Thursday, 13 September 2012

Hillsborough and stereo typing.

What happened after the Hillsborough disaster was a total negation of any normal human response to death on such a huge scale.

The news of what had happened that day came on a Saturday when a play I had produced was having its last performance. The whole , mostly young cast at the University theatre along the Strand were stunned but many of them had already heard such comments as.

"Oh well the scoussers were drunk obviously" As the only northerner present I attempted to try to explain why this rush to judgement should not be made. But minds were already made up even whilst lamenting the horror of it.

That people died in such circumstances was bad enough. To then compound it by the lies and the cover up was to make a dreadful situation unbearable...the police and the Sun newspaper joined in to slur the dead and to place blame on them.

Thank God it has now been brought into the light due to the courage of those in Liverpool who worked so hard to get the relevant documents released.

The real lesson though is still to be learned I think...it's is not to categories people in groups...so that you get  stereo typical statements like these

Scoussers are violent drunken thugs

Jews are mean with their money.

Black people are just out of the jungle.

The list could be a very long and depressing one..but the message must always be the same.....people are people...they may share racial characteristic on a superficial level but they must each one be judged on who they are really are. Whether they be truthful, gentle, clever, sad, ......do they laugh or cry or both when overtaken by disaster.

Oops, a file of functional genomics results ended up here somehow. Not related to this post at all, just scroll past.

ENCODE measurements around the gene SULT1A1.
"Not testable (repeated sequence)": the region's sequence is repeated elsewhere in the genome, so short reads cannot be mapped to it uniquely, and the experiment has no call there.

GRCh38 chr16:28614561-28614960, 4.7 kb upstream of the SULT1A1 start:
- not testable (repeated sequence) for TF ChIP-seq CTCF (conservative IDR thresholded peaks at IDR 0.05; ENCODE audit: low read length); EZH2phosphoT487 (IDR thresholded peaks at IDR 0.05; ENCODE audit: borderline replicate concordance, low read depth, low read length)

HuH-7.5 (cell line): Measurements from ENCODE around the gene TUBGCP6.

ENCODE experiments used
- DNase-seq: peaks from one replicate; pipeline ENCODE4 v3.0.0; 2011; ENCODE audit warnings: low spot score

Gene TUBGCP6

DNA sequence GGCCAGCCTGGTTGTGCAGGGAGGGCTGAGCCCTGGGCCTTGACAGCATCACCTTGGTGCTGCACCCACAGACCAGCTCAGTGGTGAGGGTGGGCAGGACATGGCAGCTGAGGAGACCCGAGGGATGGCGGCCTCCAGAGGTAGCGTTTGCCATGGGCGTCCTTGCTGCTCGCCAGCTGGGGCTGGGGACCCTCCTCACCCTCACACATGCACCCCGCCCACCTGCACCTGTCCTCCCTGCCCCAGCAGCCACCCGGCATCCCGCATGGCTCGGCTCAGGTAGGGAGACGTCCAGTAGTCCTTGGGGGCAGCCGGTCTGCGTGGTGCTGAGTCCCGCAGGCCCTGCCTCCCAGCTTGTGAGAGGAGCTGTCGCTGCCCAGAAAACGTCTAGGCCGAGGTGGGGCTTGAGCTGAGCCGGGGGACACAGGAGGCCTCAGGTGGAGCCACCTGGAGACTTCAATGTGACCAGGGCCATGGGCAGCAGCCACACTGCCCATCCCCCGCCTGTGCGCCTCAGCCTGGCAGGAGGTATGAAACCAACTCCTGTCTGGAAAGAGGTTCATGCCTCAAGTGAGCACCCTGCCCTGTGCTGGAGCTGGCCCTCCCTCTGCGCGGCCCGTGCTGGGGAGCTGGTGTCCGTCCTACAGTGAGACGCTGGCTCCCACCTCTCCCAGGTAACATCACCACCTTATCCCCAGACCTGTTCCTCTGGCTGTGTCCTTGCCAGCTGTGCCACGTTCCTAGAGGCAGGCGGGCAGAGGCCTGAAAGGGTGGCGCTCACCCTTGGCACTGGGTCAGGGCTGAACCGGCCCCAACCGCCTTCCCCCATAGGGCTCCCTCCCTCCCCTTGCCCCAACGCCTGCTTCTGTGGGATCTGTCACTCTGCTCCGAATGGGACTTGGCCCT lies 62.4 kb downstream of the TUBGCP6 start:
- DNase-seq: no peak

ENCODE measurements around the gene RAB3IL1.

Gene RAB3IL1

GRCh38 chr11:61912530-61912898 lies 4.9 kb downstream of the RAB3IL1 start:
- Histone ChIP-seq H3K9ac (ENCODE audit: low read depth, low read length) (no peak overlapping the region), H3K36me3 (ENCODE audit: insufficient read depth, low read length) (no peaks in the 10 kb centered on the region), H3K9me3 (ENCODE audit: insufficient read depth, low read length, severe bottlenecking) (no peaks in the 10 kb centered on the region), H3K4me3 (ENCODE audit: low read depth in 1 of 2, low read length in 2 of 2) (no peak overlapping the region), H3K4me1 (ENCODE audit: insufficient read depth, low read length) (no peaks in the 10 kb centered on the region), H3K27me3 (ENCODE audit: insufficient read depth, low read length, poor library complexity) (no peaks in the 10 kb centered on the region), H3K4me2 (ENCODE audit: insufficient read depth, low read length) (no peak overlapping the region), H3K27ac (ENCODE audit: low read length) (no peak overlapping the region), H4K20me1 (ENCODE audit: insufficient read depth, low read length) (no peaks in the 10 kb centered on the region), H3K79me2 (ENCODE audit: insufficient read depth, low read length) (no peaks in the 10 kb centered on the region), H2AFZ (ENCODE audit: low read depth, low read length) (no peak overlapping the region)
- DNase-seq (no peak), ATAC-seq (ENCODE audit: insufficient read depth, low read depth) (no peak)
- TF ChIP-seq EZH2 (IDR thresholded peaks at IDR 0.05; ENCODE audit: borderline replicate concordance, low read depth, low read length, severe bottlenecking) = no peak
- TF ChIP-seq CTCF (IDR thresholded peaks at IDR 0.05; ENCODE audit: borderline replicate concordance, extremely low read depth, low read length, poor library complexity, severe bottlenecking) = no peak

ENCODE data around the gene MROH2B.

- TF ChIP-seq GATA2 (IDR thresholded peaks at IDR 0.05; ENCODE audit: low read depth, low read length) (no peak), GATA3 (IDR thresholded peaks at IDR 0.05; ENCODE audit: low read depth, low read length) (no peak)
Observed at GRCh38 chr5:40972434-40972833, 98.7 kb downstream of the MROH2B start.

Our gene pool is a wonderful thing....we all have traits from every other race in our make up....please stop categorizing people according to their race, their colour and the town they happen to support in football..

The odd racist remark. " Pakkies smell". " Damm southerners are effete". Throw away remarks really but they do huge damage. Stereo typing  people according to their race, colour or creed isn't just lazy thinking.

. It kills.

2 comments:

  1. Good post Jean.

    I fully share your thinking on this and indeed every other occasion where the unthinking and the uncaring combine to judge people or events, purely on hearsay or bias.
    At the very least both sides of an argument or second-hand story should be heard, before the rush to judgement.
    It is good that at last the truth of this appalling event has been made public.

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  2. This is the issue of our culture and society, we so like to categorise or label everyone. We want to put people into places where we can feel a sense of superiority to them.

    I was born and brought up in East London so the assumption is that I'm a Cockney Wide Boy or Spiv. Not sure whether I ever fitted into that category, albeit, my London accent when I joined up made it obvious where I was born.

    Now, 46 years later Jen says that I sound a bit posh :(

    I don't think so, but than I don't normally listen to myself. I suspect that life and a very mobile Army career and mixing with so many others has rounded off the edges and allowed me to pronounce my Aitches :)

    But communication is important in life, particularly Orally and clear speech and diction is something more of us could do with. But labelling someone who has it as posh is a mistake.

    You can take the boy out of the East End, but not the East End out of the boy.

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